Dov Begun, Colena Der
Apr 13, 2020
For further information on the changes below or other tax matters, please contact one of the authors above or any member of our National Tax Group.
The Canada Emergency Wage Subsidy (CEWS) was first announced by the federal government on March 27, 2020. This program provides a 75% wage subsidy for up to 12 weeks, retroactive to March 15, 2020, for eligible businesses that have suffered a significant decrease in revenues as a result of the economic circumstances arising from the COVID-19 crisis.
The federal government introduced and passed legislation on April 11, 2020, to implement the CEWS. This program will be administered by the Canada Revenue Agency under the Income Tax Act (Canada).
The terms of the CEWS program respond to many of the concerns noted by Canadian businesses regarding the application to businesses that are either currently in the start-up phase or that operate through multiple corporate and/or partnership affiliates. These businesses had raised concerns that the measurement of the revenue reduction criterion could inappropriately exclude them from qualifying for the subsidy.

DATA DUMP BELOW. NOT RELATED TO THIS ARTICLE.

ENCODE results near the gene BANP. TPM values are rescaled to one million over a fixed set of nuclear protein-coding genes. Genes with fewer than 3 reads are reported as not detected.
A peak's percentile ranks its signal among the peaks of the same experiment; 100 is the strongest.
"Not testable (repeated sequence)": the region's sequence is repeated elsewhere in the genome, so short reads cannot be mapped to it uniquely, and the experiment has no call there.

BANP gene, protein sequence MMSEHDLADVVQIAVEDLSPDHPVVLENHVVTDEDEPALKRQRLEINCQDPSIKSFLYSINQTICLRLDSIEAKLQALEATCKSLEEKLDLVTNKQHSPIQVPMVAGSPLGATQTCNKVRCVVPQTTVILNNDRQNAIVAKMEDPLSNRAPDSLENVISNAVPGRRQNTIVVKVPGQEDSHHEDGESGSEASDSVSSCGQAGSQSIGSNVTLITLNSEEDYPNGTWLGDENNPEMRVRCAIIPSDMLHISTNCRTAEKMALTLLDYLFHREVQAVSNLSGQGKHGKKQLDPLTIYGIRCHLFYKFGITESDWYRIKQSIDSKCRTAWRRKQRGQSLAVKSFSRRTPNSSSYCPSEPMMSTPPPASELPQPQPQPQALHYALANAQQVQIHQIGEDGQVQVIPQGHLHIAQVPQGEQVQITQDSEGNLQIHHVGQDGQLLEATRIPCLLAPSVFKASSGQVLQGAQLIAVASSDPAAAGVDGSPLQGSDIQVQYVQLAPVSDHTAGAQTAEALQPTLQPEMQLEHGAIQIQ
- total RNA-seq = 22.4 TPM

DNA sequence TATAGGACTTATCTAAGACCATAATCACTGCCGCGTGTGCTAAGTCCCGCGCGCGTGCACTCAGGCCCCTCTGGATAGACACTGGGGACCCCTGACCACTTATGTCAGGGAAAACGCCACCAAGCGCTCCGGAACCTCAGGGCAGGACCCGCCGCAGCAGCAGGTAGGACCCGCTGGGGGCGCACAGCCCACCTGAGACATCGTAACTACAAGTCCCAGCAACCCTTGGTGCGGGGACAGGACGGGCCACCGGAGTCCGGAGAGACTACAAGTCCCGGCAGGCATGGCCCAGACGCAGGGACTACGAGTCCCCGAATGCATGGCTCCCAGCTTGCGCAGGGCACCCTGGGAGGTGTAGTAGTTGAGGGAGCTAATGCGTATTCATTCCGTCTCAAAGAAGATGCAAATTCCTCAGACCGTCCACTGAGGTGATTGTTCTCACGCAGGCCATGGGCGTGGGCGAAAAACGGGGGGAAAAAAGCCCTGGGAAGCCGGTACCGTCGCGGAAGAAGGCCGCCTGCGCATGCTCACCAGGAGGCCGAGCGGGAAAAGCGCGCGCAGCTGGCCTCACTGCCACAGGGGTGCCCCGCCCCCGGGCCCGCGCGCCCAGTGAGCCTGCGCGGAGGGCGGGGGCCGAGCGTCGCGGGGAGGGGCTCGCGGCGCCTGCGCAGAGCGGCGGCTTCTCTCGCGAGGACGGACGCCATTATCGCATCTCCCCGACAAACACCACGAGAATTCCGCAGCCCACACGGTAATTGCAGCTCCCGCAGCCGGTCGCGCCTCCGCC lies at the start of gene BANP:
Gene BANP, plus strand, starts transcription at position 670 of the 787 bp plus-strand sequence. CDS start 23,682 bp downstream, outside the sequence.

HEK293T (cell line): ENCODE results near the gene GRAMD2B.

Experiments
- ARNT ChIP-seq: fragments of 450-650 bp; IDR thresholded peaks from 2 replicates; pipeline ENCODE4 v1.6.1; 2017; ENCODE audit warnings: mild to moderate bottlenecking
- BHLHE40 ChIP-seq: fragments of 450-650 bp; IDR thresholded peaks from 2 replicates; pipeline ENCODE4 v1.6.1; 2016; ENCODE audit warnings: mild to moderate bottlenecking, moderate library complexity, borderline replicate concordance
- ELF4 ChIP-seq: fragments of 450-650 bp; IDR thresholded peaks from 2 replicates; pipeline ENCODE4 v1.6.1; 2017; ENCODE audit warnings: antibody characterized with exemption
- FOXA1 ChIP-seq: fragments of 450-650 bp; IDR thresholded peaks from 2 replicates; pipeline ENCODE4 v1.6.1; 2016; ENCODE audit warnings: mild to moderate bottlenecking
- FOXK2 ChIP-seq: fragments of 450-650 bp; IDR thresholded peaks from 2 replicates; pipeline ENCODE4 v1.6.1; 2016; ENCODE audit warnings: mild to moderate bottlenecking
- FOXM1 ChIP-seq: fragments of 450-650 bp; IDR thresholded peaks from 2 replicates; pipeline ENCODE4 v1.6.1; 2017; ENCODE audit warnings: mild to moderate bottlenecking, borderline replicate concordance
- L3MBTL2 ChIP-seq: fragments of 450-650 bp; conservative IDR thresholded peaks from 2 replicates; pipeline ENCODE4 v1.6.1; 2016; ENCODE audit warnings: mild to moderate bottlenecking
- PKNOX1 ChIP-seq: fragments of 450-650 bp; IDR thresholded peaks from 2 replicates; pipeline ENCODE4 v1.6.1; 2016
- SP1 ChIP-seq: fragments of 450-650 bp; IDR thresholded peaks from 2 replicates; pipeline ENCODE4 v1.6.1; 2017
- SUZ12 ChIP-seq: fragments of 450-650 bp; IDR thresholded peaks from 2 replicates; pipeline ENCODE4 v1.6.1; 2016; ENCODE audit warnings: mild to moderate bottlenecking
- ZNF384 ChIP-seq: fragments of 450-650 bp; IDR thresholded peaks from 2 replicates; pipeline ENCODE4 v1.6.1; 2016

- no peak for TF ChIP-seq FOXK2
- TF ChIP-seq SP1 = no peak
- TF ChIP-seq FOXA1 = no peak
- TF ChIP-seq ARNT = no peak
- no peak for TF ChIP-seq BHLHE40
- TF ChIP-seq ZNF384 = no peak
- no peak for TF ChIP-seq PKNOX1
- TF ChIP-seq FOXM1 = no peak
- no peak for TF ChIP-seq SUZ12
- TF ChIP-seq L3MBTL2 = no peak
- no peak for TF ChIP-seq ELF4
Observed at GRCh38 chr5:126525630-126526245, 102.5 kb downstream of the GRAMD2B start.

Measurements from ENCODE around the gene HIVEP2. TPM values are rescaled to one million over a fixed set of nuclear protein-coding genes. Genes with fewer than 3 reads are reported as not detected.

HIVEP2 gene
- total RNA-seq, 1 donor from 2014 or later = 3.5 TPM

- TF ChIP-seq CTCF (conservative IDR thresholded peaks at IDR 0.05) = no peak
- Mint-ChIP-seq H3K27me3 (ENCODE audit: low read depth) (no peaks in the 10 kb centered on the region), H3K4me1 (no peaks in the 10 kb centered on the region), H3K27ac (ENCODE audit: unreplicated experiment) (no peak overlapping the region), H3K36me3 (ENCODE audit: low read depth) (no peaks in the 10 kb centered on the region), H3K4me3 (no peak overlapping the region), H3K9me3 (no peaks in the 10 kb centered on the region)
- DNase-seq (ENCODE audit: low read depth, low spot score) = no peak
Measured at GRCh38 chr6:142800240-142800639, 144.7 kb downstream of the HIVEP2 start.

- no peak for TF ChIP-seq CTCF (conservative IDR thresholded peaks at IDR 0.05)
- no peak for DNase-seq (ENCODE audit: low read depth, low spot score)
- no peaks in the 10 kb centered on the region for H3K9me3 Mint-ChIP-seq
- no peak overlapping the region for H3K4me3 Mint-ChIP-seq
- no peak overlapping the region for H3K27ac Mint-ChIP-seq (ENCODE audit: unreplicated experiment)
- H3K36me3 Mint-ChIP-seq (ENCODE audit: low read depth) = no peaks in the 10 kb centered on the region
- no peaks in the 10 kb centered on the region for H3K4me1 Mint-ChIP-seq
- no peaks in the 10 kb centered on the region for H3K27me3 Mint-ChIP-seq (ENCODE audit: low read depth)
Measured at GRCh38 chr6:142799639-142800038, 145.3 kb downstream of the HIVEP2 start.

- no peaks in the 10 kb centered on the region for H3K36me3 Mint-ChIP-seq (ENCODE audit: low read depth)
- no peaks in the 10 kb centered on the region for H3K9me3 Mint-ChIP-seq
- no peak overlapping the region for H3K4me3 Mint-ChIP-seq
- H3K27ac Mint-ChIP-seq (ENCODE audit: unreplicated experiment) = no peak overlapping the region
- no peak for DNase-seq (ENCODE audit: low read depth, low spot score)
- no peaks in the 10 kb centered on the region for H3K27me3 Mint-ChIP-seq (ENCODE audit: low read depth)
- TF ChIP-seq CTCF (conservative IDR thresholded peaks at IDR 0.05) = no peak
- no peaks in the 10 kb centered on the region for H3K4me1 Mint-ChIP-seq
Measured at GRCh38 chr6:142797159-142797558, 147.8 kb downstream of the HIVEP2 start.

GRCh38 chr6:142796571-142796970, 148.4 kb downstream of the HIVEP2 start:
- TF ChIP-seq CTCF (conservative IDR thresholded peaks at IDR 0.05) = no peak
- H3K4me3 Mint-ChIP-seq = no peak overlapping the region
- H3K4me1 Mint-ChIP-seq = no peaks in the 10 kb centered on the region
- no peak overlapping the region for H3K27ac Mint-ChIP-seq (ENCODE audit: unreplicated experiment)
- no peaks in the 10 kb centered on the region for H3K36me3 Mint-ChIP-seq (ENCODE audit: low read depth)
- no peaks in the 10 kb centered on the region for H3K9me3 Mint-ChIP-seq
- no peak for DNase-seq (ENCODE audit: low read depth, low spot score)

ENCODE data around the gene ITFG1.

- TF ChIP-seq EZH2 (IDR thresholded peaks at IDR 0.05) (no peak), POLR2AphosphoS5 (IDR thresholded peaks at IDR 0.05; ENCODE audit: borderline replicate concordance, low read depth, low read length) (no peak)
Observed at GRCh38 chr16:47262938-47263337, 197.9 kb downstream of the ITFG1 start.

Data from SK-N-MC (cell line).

Overview of the CEWS
The following is a summary of the key elements of the CEWS. Each of the elements will be examined in further detail in the remainder of this Update.
- The subsidy is available to employers that are individuals, taxable corporations, non-profit organizations, registered charities and partnerships consisting of eligible employers.
- For current employees, the subsidy is generally equal to the remuneration paid to each eligible employee or 75% of the employee’s pre‐crisis remuneration (whichever is less), up to a maximum benefit of $847 per week. For employees hired during the program term, the subsidy will be calculated based solely on actual remuneration paid, subject to the $847 weekly maximum per eligible employee. Special rules apply for non-arm’s length employees. There is no cap on the aggregate amount of the subsidy. The subsidy will be reduced by payments received by the employer or employee under other COVID‐19 relief measures.
- Eligible employers can claim the subsidy if they have suffered a drop of at least 15% in qualifying revenues in March 2020 and 30% in April and May 2020 (the Required Revenue Reduction).